In the last month or so, I have been thinking that they are cleaning Broadway really nice – its the cleanest it has ever been (this is also a petpeeve of mine – so you are not alone wanting our hood clean and nice.) I have been an avid supporter of planting more trees in our hood to make it more like a nice city neighbourhood, than a mega trash bin. The Doe Fund has been delivering cleaning people on Broadway every morning, and I was even thinking to donate to the fund: Ready, Willing, Able, is their motto and it seems the people want to do their job and do a decent job. I hope they come soon on 30th Avenue.
    I don’t have a good FW dilemma this week…. :-(

  4. My husband grew up in Astoria, in one of those row houses (it actually IS charming, though no way is it worth $1mill. At the height of the market his childhood home, where his dad also grew up, MAYBE hit $750K, but not anymore. Still heart-stopping, though, but I digress). So yeah, he had a “house,” but the front yard is a handkerchief size and the back is a cement patio. But were he and his siblings sitting in the house and/or waiting for Mom to take them to frolic in a park? Nope. They rode skateboards and bikes in the alley, disappeared into cemeteries and parks and up and down streets all over the ‘hood, generally getting into trouble. The times, they have changed.

    1. Denise – this is the craziness I’m talking about:




      And of course charm is in the eye of the beholder, but I’ve never met anyone who moved to Astoria for the architecture.

      I wonder how I will feel about letting the kids run free as they get older — honestly some mornings I wonder why Helena can’t walk to the bus stop two blocks away by herself. Paging Lenore Skenazy!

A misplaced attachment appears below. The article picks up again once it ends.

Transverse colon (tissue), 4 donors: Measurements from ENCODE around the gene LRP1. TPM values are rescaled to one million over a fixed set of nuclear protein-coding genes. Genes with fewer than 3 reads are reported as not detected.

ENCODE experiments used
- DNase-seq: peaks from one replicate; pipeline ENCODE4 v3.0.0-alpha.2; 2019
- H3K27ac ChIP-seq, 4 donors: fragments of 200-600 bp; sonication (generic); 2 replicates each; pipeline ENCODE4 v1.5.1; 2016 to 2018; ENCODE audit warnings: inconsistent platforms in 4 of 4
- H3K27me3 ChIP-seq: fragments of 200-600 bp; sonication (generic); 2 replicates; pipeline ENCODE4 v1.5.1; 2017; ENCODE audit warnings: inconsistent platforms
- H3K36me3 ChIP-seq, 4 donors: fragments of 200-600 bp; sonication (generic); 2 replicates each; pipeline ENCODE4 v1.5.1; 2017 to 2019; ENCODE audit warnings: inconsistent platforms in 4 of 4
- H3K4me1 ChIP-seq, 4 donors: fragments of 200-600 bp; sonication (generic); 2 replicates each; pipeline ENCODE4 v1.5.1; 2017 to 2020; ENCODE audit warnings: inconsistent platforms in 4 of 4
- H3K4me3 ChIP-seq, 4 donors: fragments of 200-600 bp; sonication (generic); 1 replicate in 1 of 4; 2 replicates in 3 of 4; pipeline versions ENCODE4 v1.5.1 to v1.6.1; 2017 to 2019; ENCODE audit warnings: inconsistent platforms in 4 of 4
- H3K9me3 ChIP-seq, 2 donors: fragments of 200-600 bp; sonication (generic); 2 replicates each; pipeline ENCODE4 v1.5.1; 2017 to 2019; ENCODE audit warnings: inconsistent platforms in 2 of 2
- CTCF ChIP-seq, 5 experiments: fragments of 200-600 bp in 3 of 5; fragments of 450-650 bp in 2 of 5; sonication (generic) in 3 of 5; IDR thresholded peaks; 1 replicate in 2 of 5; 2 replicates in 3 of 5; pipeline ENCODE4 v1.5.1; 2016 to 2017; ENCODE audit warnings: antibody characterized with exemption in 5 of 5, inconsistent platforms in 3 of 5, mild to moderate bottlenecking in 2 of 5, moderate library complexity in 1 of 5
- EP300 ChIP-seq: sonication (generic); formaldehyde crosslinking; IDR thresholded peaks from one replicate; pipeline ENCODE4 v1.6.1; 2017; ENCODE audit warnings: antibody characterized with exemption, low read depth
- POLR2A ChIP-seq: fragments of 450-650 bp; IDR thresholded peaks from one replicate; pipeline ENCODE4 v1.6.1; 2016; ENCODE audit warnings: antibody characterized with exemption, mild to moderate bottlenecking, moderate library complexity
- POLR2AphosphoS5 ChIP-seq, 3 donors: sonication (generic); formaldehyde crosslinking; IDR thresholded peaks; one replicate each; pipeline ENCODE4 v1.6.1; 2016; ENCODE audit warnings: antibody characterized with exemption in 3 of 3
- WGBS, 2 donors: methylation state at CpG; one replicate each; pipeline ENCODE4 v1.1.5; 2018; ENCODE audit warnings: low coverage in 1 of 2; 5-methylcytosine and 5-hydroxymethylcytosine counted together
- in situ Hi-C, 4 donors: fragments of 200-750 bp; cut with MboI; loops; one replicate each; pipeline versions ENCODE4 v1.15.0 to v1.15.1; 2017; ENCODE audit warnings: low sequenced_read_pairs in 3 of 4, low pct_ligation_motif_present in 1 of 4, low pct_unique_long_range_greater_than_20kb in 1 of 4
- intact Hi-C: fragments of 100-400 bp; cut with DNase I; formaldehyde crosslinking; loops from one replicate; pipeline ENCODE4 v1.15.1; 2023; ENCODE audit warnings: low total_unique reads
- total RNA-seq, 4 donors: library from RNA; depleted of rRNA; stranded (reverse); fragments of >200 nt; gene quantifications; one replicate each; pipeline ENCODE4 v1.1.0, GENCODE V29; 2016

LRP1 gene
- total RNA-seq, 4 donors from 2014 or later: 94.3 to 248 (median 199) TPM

5. There will be a moment when it just makes sense to let your kids go out into the neighborhood and take public transportation on their own. Ours came by necessity, when we adopted two teenagers from Eastern Europe, and suddenly the resources had to be spread from one kid to three. When I learned that my older two had been riding buses and trains on their own and walking the streets of their capital city alone since they were five or six, suddenly it wasn’t such a big deal to send my 11-yr-old out into the world, armed with phone and Metrocard. I also regularly lament the lack of green space for my kids, but appreciate that I’m not constantly in the car shuttling them. All this to say, I’m with you, girl–the bloom is often off the rose when it comes to living in the city, particularly as I’m fishing the 11 millionth abandoned Trade Fair shopping bag off the sidewalk so it won’t blow into the East River and choke the chemical-ridden wildlife, and yet here we remain. Can’t live with it, can’t live without it.